By Marisa Torrieri Bloom
When the coronavirus hit New York City back in March, Brooklynite Dr. Kari Groff, a psychiatrist, mom and musician, faced the same fear and uncertainty as her neighbors. But instead of shuttering inside with he stringed instrument, she opened the door – channeling energy into playing for her neighbors, right on the stoop of her Park Slope home.
“As a musician, to not perform and play together was also giant loss that has needed to be accepted and processed,” says Groff, who spent much of the last year nurturing a new-ish musical project — The Bright Siders, her duo with songwriter Kristin Andreassen. Their album A Mind of Your Own (Smithsonian Folkways) is out today.
We recently caught up with Groff to learn more about the new record, pandemic parenting, and how she hopes to help others.
Rockmommy: For those who might not be familiar with your music, how would you describe your sound?
Dr. Kari Groff: Because The Bright Siders collaborated with so many different musicians from so many diverse backgrounds, I would say that our album A Mind of Your Own has infusions of pop, jazz, rock, folk, Latin, and even one punk rock piece called “Bully This!”
I definitely would describe the sound as “fun and upbeat” but purposeful and thoughtful.
Rockmommy: What were the biggest challenges you encountered in the last 12 months? If you’re a parent, please speak to those challenges too!
As a person, it was difficult to be separated from so many of my friends and family. As a parent, it was difficult to see my child go from being an active and independent elementary school student to an isolated, online learner.
As a musician, to not perform and play together was also giant loss that has needed to be accepted and processed. Professionally, I had to develop new skills as a physician to address a large-scale trauma that was happening to many people because of Covid-19. Everyone has been affected but in very individual ways.
But if I had to point to the greatest challenge of all, it was that we were not able to gather together in a time of great sadness and to not be able to lean on the things that bring me joy (parties, live music, making music together, etc).
Rockmommy: How did 2020 influence your music and creative process?
Dr. Kari Groff: As the mother of a biracial child (Haitian and European background), the Black Lives Matter movement made me think even deeper than ever before about it meant to be a White mother to a Black child and what the Black American experience is. My daughter (age 10) wrote some amazing new songs at home and we were able to collaborate on this. Being with her so much at home inspired me as a songwriter. She is extremely creative and has a natural sense for what makes a good pop song. She pushed me to elevate my skills and to expand my creative process. She would question my lyrical and musical choices thoughtfully.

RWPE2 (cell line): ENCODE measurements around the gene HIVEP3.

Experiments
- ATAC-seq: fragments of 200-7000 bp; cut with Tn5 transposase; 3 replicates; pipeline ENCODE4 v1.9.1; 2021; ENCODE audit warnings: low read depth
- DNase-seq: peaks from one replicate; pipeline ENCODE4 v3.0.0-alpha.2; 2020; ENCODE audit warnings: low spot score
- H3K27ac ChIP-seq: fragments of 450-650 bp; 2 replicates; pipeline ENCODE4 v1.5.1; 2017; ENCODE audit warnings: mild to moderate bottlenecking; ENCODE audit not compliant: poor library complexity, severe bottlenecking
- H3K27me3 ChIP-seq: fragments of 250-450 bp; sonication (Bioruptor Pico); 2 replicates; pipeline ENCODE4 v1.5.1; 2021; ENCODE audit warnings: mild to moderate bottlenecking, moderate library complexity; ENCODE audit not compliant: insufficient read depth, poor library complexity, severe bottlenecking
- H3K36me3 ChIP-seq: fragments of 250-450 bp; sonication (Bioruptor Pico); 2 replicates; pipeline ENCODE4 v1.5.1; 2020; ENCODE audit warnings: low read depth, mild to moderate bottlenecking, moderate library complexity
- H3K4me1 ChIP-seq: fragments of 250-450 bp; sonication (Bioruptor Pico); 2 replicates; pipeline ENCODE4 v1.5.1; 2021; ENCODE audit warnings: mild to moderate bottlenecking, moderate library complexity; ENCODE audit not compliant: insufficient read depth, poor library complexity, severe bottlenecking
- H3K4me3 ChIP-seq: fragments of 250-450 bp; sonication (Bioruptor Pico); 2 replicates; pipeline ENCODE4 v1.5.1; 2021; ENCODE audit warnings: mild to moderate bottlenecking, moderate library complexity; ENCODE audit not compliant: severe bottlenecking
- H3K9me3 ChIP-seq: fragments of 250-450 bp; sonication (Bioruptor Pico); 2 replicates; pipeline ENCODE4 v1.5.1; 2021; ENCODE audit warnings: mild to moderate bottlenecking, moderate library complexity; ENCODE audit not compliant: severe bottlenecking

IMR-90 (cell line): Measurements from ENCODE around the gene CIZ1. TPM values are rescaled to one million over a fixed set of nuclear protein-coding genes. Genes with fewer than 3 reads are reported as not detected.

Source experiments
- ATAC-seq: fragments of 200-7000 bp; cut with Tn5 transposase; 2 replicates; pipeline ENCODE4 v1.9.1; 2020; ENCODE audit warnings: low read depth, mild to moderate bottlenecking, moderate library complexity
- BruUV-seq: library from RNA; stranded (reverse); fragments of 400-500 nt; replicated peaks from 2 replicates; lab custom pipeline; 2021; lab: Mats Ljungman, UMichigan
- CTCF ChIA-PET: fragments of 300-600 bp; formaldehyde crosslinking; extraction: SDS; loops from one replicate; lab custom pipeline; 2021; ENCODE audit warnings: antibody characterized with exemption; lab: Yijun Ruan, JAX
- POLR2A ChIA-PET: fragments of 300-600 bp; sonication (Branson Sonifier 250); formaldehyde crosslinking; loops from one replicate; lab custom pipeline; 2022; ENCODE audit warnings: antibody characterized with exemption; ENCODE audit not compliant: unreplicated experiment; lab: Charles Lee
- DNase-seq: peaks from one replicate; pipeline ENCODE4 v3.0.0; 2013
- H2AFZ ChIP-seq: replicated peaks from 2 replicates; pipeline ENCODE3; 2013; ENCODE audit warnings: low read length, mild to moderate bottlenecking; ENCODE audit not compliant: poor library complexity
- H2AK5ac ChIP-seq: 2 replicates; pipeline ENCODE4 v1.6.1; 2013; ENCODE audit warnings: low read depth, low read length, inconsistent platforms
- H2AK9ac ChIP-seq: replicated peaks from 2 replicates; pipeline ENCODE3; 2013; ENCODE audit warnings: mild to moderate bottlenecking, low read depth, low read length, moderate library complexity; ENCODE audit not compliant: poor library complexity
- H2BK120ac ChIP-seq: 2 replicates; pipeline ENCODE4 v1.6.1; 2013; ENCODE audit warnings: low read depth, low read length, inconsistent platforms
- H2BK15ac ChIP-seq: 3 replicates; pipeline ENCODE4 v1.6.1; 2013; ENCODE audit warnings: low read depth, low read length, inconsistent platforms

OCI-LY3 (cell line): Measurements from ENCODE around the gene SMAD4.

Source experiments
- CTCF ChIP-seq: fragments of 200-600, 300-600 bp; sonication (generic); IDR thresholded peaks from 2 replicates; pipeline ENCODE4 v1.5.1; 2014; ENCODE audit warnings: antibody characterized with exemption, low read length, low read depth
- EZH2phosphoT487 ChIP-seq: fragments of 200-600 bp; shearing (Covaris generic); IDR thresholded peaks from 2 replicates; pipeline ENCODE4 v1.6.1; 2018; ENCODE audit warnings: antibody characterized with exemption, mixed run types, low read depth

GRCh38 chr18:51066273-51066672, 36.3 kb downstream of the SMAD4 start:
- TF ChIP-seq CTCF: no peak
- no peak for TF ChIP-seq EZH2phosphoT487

My daughter also has younger twin sisters with her dad and his wife. I have her twin sisters over to our home frequently to play and make music. All three are so musically talented, and I absolutely delight in their song creations and amazing voices and energy. My experiences with them really made me think about how The Bright Siders could do even more to be more inclusive and representative. I could see them carrying the torch of this project forward with me, along with Kristin and Smithsonian Folkways, because of their amazing energy, musical skill, and unique experiences and voices as Black Americans.
Rockmommy: What are you most hopeful for in 2021?
Dr. Kari Groff: I am grateful that there is a vaccine that is being delivered. I’m excited for a new and diverse political administration, especially our first woman VP!!! I am excited to travel and perform again! I am hopeful that the pandemic will make us think about how we can live more compassionately towards each other and with greater environmental awareness.
Rockmommy: Any recent or upcoming projects you’d like to share?
Dr. Kari Groff: The Bright Siders is releasing our debut album A Mind of Your Own today (Smithsonian Folkways). The album is an incredible collection of songs and skits, in spirit of Free to Be, You and Me. It’s all about emotions and growing up. The music is very family friendly, educational, and uplifting. We are also releasing a video-book called “Victor and the Great Pause”- a thoughtful and deeply compassionate story about a dog that experiences NYC during the early days of the pandemic.
Rockmommy: What advice do you have on balancing parenthood with creative life?
Dr. Kari Groff: My best advice is to get up early before your kids. My own creative, music-teacher mom taught me this. Make time for your creative process. For me, it is the early hours of the morning when it is quiet and before I have started to tackle my physician work for the day. My mind is clear, and I can write lyrics and melodies with greater fluidity and less sort of background noise (literally and figuratively!). I also recommend taking a couple days off here and there just for your own creative process if possible. My co-creator on The Bright Siders project, Kristin Andreassen, hosts an amazing songwriting camp called Miles of Music. This would be the perfect opportunity to have a creative experience in a beautiful setting!
Marisa Torrieri Bloom is the editor and founder of Rockmommy.